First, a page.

In a guardianship established by consent, the guardian bears the burden of proof by clear and convincing  “that substitution or supplementation of parental care and supervision” is “necessary to provide for the essential physical and safety needs of the minor” and that terminating the guardianship will “adversely affect the minor’s psychological well-being.” The court determined that a fit parent, that is one who has not been adjudicated unfit, is entitled to the Troxel presumption that a fit parent will act in the best interests of their child. Thus, where a guardianship has been established by consent, a parent remains a fit parent and it is the guardian who must carry the burden of proof articulated in RSA 463:15, V. The court held that the clear and convincing standard applies, which was in keeping with other holdings of the court in disputes between parents and nonparents over custody of a minor such as In the Matter of R.A. & J.M. and In re Guardianship of Nicholas P.

Because the trial court applied the incorrect burden of proof, the Supreme Court vacated the order denying the termination of the guardianship and remanded it for further proceedings.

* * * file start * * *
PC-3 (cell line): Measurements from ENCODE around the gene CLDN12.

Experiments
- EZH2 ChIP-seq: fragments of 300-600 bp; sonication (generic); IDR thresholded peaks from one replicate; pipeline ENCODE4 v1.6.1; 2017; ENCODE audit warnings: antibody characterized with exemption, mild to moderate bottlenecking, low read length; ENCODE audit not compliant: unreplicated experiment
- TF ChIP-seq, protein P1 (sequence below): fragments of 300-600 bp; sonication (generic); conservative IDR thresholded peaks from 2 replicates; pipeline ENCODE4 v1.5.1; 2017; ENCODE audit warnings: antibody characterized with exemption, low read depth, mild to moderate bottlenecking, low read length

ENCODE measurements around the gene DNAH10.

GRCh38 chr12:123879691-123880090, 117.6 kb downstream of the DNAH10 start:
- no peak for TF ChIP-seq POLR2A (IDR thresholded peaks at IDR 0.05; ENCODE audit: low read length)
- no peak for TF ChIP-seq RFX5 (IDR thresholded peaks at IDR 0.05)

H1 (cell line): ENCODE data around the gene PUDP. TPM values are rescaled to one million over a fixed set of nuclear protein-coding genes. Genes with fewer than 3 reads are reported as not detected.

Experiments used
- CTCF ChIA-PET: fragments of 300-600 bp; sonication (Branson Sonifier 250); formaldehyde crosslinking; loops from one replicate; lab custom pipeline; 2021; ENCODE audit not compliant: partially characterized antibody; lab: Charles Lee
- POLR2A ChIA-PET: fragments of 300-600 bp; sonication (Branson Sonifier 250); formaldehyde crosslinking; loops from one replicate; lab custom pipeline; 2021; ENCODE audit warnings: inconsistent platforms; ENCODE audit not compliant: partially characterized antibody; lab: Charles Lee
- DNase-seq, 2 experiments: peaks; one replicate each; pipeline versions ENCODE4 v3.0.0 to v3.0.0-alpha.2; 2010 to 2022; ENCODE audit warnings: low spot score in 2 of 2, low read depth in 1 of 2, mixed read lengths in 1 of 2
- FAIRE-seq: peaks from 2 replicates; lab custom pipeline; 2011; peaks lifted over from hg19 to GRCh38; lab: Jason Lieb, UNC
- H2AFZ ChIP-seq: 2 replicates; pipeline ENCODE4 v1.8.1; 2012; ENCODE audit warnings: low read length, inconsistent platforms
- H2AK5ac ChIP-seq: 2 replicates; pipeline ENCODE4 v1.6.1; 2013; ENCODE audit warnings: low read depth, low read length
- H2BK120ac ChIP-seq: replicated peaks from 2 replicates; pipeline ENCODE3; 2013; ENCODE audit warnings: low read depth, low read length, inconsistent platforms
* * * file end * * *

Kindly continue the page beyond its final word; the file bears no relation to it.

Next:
The Takeaway

When establishing a guardianship, the parent who consents to the guardianship will have an easier path to terminating the guardianship.

An interesting issue will occur for a guardianship established by consent and adjudication. It is often the case where one parent consents to the guardianship, while the other objects and the guardianship is granted over the objection. In a proceeding to terminate the guardianship, the parent who contested the guardianship must carry the burden of proof, where the parent who consented shifts the burden to the guardian. Having different burdens in the same matter will make things interesting.  

Petitions to terminate parental rights involve fundamental parental rights and responsibilities. Because the statutory grounds to terminate must be proved beyond a reasonable doubt, and the judge must also find that it is in the child’s best interests, it is important to understand the legalities and make sure that your case is well-presented. For more information, call Crusco Law Office, PLLC at 603-627-3668.